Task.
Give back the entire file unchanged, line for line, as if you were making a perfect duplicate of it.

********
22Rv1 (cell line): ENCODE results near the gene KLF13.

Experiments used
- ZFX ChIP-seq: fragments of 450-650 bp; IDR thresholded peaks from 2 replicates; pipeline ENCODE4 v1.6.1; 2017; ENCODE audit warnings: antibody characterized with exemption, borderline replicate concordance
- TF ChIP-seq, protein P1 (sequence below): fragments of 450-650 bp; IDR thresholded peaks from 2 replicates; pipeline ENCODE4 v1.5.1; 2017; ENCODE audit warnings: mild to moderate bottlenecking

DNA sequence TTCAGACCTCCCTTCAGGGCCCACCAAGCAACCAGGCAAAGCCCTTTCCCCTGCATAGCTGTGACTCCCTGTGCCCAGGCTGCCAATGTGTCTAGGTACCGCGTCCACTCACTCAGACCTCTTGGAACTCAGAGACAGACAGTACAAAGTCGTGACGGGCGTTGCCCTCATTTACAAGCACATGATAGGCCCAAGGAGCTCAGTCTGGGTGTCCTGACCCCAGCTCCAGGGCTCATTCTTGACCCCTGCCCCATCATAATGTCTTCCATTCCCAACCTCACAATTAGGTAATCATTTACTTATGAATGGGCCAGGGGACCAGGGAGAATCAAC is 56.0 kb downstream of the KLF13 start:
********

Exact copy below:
22Rv1 (cell line): ENCODE results near the gene KLF13.

Experiments used
- ZFX ChIP-seq: fragments of 450-650 bp; IDR thresholded peaks from 2 replicates; pipeline ENCODE4 v1.6.1; 2017; ENCODE audit warnings: antibody characterized with exemption, borderline replicate concordance
- TF ChIP-seq, protein P1 (sequence below): fragments of 450-650 bp; IDR thresholded peaks from 2 replicates; pipeline ENCODE4 v1.5.1; 2017; ENCODE audit warnings: mild to moderate bottlenecking

DNA sequence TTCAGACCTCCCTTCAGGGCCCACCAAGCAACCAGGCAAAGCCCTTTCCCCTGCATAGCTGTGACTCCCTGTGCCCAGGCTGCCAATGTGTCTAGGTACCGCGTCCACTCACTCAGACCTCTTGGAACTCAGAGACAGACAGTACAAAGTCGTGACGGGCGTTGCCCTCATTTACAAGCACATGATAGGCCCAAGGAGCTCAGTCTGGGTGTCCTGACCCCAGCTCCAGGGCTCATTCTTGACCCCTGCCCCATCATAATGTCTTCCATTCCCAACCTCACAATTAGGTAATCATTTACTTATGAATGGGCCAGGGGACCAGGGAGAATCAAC is 56.0 kb downstream of the KLF13 start: